Blurb. 2009. 36p. illus. NO ISBN. $17.95 (Softcover). $26.95 (Hardcover, Dust Jacket). $27.95 (Hardcover, Image Wrap).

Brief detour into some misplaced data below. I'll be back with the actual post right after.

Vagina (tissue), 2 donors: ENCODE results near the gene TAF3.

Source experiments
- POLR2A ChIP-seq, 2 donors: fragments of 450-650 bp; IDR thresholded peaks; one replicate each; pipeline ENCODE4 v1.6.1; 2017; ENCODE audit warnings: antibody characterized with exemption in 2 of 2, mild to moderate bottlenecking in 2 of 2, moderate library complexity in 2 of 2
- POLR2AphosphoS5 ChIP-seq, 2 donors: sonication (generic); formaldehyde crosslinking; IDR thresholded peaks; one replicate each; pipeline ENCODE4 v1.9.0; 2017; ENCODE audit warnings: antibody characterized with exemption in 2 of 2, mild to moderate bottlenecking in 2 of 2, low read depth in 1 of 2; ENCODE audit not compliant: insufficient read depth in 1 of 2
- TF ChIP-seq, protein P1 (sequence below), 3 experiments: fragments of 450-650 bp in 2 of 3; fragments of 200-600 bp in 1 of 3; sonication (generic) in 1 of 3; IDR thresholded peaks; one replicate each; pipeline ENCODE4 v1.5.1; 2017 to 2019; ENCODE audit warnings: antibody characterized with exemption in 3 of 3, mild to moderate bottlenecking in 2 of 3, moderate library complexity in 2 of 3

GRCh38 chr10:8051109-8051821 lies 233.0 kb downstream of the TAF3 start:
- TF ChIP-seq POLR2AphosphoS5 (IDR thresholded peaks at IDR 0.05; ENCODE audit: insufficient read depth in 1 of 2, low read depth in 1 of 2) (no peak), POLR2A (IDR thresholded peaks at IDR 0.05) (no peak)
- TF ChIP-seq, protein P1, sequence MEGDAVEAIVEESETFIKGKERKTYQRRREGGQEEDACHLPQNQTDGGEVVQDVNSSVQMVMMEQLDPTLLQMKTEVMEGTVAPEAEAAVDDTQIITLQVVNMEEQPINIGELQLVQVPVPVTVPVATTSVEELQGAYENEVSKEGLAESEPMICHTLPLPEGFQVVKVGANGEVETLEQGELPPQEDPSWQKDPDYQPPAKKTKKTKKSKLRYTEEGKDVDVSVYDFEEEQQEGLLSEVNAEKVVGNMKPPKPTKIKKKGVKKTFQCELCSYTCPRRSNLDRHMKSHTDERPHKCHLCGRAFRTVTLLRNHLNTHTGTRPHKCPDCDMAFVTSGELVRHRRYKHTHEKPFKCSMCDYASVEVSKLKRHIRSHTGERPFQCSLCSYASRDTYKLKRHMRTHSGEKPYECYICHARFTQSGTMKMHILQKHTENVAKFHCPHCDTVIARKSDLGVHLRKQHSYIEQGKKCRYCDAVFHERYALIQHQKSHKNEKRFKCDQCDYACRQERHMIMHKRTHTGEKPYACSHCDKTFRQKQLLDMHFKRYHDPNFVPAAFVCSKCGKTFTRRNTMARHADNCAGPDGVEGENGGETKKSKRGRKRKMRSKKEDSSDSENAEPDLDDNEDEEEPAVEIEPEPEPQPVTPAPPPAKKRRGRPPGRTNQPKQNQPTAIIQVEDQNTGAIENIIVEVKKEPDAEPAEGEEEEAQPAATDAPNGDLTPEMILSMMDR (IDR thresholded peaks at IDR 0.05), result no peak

In this small, square book (6 ¾ X 6 ¾ in.), McCann, a bartender from New Orleans, LA., who likes “to take pictures of stuff,” compiles his photographs of the “gargoyles and grotesques” in the city of Philadelphia, “one of the great collections of public art … that mostly goes unnoticed.” Hoping that his publication will encourage passersby to “look up” and “appreciate” the “gems of a nearly forgotten art,” the author provides a brief one-page introduction and sets forth more than two-hundred and fifty images of stone kings, animals, jesters, monsters, dragons, children, musicians, clowns, fair maidens, gargoyles, grotesques, masks, Indians, and other types, all of which ornament various structures in the city, including City Hall, the University of Pennsylvania and Drexel University campuses, private residences, and other commercial buildings. While a few reproductions may feature portraits of famous people, such as Benjamin Franklin, others may constitute photographs of purely ornamental forms, thereby perhaps rendering the subtitle of this publication slightly misleading. Each page of images is arranged in groups of four, six, or nine thumbnail photographs, with nine being the most common. Lacking an author’s biography, table of contents, pagination, captions, a selected bibliography, list of locations, map, and an index, this book constitutes an entirely visual study. Some viewers hoping to find the pictured art forms in